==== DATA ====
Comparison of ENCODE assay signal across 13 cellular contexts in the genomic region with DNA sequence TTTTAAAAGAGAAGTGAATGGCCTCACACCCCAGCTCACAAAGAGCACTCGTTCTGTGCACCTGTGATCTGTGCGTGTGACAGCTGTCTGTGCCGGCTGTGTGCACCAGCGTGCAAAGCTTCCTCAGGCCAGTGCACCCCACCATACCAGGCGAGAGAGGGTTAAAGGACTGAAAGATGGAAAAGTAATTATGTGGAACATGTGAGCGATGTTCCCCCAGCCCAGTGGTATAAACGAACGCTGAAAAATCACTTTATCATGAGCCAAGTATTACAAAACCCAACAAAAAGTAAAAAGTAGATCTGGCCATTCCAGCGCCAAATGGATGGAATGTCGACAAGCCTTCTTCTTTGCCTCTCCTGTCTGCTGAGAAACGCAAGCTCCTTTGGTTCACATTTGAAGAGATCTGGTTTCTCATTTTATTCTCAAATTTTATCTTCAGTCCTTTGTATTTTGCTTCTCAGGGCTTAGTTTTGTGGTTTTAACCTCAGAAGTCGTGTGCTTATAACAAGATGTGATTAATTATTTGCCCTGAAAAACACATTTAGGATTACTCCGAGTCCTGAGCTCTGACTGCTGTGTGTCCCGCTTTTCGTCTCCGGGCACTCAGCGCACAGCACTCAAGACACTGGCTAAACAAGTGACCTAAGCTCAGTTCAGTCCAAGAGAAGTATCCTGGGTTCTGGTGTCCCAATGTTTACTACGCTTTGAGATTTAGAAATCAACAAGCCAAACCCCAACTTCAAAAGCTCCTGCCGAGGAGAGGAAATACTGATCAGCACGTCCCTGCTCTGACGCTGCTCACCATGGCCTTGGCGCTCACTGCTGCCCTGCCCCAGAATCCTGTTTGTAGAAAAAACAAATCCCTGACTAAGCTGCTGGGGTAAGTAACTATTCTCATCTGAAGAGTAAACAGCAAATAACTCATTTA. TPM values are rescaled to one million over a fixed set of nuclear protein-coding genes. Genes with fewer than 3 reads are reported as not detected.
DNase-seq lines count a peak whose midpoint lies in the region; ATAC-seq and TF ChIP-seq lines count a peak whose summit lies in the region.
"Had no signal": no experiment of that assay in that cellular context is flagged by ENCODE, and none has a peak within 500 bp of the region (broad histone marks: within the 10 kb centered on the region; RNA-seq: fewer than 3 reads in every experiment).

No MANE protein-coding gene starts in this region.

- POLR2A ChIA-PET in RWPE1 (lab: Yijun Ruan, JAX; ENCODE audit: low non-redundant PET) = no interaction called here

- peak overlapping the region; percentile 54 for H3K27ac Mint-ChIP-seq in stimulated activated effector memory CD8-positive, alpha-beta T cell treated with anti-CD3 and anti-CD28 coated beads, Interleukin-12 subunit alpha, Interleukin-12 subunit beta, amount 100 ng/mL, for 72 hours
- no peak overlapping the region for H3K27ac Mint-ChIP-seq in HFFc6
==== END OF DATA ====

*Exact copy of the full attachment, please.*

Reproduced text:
Comparison of ENCODE assay signal across 13 cellular contexts in the genomic region with DNA sequence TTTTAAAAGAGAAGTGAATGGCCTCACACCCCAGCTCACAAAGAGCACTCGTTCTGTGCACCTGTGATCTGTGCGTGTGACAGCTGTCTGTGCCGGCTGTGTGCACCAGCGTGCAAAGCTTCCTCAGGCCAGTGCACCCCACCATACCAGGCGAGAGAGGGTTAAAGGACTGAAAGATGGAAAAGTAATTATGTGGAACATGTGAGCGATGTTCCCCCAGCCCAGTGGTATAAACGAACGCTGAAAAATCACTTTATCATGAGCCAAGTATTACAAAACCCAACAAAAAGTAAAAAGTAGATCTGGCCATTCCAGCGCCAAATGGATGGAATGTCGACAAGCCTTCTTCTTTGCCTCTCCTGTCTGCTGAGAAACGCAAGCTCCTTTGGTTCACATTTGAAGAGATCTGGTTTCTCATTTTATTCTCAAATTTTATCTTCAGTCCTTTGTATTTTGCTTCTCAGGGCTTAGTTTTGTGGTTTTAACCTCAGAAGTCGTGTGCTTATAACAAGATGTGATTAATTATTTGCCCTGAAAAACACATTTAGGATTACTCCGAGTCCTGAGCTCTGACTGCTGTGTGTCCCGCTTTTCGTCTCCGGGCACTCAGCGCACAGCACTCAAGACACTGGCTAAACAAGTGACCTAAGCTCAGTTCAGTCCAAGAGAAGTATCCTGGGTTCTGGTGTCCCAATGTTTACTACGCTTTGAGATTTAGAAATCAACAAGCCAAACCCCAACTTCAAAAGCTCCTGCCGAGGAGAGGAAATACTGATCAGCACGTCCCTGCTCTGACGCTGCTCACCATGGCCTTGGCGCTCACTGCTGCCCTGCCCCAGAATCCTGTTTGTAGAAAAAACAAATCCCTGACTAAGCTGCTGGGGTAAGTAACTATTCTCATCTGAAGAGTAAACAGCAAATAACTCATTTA. TPM values are rescaled to one million over a fixed set of nuclear protein-coding genes. Genes with fewer than 3 reads are reported as not detected.
DNase-seq lines count a peak whose midpoint lies in the region; ATAC-seq and TF ChIP-seq lines count a peak whose summit lies in the region.
"Had no signal": no experiment of that assay in that cellular context is flagged by ENCODE, and none has a peak within 500 bp of the region (broad histone marks: within the 10 kb centered on the region; RNA-seq: fewer than 3 reads in every experiment).

No MANE protein-coding gene starts in this region.

- POLR2A ChIA-PET in RWPE1 (lab: Yijun Ruan, JAX; ENCODE audit: low non-redundant PET) = no interaction called here

- peak overlapping the region; percentile 54 for H3K27ac Mint-ChIP-seq in stimulated activated effector memory CD8-positive, alpha-beta T cell treated with anti-CD3 and anti-CD28 coated beads, Interleukin-12 subunit alpha, Interleukin-12 subunit beta, amount 100 ng/mL, for 72 hours
- no peak overlapping the region for H3K27ac Mint-ChIP-seq in HFFc6